Wheatstone bridge

# Wheatstone bridge

Overview
A Wheatstone bridge is an electrical circuit used to measure an unknown electrical resistance
Electrical resistance
The electrical resistance of an electrical element is the opposition to the passage of an electric current through that element; the inverse quantity is electrical conductance, the ease at which an electric current passes. Electrical resistance shares some conceptual parallels with the mechanical...

by balancing two legs of a bridge circuit
Bridge circuit
A bridge circuit is a type of electrical circuit in which two circuit branches are "bridged" by a third branch connected between the first two branches at some intermediate point along them. The bridge was originally developed for laboratory measurement purposes and one of the intermediate...

, one leg of which includes the unknown component. Its operation is similar to the original potentiometer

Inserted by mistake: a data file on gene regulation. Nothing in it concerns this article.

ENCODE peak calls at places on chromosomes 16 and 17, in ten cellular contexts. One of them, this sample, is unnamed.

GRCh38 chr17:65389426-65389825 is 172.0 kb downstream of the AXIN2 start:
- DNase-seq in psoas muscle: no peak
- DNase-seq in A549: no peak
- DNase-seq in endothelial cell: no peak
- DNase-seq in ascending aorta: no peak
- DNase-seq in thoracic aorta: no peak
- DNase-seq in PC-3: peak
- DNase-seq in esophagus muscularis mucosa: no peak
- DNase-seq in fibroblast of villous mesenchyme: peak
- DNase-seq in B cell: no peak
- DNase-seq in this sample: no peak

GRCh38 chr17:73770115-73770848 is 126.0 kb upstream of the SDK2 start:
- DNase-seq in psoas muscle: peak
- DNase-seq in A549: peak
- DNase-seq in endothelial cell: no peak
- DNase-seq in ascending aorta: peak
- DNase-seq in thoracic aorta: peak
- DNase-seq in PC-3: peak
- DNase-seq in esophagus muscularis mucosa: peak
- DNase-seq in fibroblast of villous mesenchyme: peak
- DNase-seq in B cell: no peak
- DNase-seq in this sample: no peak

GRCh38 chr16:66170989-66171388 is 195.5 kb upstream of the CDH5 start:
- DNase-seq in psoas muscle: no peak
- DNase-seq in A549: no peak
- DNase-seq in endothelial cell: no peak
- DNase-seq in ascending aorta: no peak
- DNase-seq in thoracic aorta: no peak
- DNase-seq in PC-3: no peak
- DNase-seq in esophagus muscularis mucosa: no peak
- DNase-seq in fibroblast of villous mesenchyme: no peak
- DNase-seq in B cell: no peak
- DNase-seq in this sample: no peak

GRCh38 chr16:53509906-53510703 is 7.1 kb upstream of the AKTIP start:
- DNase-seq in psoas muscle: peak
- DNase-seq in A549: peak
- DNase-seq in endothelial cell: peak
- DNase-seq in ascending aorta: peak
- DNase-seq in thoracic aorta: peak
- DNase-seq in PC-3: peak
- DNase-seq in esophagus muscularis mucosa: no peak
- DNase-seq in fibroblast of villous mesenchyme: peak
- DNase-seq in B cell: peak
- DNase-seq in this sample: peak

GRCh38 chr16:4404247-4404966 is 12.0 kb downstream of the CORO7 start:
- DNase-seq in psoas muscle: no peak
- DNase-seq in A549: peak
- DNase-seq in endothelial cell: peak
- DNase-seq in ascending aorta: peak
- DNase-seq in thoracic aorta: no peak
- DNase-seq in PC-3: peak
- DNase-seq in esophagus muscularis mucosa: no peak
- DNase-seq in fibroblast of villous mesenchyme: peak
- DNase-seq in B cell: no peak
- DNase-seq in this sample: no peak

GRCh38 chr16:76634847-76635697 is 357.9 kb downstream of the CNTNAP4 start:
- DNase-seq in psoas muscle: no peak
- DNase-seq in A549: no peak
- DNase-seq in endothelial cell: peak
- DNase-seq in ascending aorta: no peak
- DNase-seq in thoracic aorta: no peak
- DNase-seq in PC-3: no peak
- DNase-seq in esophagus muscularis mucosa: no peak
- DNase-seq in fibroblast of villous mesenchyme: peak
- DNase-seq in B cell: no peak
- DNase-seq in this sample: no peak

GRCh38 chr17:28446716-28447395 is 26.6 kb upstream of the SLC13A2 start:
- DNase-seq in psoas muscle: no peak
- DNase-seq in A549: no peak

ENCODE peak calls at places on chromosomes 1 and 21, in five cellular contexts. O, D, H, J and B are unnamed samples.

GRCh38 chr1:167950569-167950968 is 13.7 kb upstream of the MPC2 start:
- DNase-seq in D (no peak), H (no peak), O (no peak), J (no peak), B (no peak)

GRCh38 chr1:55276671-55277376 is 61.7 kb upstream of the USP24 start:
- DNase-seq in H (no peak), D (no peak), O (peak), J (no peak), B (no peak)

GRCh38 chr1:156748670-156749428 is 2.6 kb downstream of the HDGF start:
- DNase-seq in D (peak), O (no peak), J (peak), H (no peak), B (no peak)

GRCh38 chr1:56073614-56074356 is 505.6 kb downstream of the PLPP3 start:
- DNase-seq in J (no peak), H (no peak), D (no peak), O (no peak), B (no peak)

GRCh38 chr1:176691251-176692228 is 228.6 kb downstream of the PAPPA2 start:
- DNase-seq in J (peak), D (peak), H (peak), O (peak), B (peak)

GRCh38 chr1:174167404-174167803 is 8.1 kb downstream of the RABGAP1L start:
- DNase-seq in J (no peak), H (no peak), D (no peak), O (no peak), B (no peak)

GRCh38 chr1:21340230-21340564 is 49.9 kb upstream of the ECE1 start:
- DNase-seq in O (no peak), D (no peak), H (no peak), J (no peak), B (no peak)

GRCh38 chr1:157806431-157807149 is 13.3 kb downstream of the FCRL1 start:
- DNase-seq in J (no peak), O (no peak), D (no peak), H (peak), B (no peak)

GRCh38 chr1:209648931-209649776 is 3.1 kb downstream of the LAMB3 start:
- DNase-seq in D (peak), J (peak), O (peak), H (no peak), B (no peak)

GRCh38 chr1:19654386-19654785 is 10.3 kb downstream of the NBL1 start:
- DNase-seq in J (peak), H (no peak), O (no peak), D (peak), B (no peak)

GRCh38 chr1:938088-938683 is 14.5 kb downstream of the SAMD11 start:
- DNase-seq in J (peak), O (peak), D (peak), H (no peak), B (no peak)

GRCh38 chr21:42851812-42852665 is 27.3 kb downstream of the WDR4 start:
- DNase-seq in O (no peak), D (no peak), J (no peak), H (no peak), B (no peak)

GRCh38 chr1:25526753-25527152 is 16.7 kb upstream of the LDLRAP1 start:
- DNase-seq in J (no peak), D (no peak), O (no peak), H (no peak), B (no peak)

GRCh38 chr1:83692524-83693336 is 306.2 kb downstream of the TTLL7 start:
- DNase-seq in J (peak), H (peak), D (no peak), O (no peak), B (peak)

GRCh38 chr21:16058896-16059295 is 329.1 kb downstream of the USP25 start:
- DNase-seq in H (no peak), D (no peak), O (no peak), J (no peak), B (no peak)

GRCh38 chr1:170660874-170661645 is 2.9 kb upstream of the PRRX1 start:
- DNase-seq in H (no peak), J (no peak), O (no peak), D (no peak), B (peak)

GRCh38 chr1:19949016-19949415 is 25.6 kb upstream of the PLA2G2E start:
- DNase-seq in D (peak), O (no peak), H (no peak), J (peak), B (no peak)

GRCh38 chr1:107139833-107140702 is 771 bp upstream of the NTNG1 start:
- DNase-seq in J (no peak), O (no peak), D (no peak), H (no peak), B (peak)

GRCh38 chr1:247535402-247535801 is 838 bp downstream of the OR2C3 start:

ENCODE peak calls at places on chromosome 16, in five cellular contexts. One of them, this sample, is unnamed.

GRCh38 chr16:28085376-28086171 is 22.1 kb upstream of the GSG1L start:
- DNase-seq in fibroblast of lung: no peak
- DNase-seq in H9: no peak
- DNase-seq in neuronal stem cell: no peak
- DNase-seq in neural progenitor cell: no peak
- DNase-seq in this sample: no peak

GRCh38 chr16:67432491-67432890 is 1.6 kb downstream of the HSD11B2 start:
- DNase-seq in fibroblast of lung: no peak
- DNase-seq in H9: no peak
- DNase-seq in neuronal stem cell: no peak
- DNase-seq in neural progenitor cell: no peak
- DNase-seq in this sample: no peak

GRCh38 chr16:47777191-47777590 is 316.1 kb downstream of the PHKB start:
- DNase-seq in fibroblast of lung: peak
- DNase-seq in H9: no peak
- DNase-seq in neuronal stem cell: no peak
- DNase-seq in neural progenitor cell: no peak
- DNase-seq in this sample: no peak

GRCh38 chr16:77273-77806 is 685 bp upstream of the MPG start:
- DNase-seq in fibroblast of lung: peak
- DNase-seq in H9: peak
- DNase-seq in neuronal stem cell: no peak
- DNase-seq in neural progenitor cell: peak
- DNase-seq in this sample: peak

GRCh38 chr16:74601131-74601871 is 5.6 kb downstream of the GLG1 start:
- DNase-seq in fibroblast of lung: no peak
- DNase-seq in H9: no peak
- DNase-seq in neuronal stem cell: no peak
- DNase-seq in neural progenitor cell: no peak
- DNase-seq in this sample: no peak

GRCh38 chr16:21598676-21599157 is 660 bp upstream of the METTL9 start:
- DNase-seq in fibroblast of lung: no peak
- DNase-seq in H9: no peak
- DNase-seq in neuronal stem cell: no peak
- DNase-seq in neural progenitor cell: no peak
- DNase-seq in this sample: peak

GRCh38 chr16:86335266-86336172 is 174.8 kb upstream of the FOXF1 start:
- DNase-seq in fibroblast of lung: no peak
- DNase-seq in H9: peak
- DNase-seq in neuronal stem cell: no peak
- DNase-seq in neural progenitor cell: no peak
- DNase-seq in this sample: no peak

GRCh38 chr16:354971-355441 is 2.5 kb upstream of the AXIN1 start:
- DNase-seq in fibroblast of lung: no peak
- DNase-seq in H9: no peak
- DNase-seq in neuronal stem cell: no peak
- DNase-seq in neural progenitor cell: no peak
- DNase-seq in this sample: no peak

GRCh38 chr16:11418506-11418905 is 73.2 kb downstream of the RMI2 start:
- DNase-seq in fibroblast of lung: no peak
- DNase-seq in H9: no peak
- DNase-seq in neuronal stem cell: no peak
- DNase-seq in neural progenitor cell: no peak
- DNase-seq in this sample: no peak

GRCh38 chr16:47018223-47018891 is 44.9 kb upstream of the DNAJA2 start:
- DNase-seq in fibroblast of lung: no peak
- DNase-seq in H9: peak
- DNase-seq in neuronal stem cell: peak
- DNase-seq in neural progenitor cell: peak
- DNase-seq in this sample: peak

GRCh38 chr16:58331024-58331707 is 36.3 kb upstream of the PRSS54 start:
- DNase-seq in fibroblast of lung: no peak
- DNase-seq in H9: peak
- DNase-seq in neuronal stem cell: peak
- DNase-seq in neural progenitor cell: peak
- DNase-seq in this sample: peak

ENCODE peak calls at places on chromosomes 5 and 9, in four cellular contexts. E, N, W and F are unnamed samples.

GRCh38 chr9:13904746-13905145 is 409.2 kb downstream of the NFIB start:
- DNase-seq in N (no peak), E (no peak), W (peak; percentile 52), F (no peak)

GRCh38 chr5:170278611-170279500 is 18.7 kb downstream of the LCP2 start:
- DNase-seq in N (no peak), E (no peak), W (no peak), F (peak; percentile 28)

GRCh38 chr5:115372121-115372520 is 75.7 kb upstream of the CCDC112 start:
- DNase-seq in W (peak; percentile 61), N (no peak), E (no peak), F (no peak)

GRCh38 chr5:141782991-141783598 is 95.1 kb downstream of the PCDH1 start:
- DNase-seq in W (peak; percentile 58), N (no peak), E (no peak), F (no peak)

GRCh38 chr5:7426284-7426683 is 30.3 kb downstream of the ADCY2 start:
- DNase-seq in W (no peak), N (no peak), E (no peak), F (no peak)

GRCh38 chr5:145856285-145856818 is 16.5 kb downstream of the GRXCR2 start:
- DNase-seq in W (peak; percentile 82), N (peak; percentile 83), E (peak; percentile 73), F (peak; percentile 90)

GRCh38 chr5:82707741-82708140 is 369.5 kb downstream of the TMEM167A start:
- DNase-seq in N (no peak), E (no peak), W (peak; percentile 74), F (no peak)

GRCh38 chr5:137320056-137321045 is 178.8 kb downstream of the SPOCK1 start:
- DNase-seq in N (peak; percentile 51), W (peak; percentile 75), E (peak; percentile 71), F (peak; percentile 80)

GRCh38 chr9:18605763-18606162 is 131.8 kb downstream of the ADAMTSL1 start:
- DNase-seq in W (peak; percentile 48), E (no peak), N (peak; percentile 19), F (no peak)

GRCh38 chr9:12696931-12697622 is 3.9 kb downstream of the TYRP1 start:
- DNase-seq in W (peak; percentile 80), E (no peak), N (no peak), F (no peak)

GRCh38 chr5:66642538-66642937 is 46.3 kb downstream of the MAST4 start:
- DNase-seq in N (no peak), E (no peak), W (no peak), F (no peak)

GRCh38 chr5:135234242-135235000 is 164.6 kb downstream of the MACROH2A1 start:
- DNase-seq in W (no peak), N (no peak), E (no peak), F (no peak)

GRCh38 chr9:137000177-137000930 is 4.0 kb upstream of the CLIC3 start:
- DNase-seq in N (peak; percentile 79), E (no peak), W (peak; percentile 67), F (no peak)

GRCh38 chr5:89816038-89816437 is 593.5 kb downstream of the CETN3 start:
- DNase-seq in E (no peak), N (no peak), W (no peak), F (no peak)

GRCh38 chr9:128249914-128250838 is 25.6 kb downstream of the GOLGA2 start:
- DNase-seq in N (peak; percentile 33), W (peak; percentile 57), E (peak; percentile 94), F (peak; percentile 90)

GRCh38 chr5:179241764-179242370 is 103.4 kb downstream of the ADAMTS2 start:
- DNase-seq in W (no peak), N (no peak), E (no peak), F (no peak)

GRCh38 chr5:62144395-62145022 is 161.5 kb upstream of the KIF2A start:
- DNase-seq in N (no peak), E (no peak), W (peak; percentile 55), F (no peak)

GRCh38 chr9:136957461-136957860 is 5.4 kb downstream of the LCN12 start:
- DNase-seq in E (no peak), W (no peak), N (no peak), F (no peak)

Potentiometer (measuring instrument)
A potentiometer is an instrument for measuring the potential in a circuit. Before the introduction of the moving coil and digital volt meters, potentiometers were used in measuring voltage, hence the '-meter' part of their name...

. It was invented by Samuel Hunter Christie
Samuel Hunter Christie
Samuel Hunter Christie was a British scientist and mathematician.He studied mathematics at Trinity College, Cambridge where he was second wrangler. He was particularly interested in magnetism, studying the earth's magnetic field and designing improvements to the magnetic compass...

in 1833 and improved and popularized by Sir Charles Wheatstone
Charles Wheatstone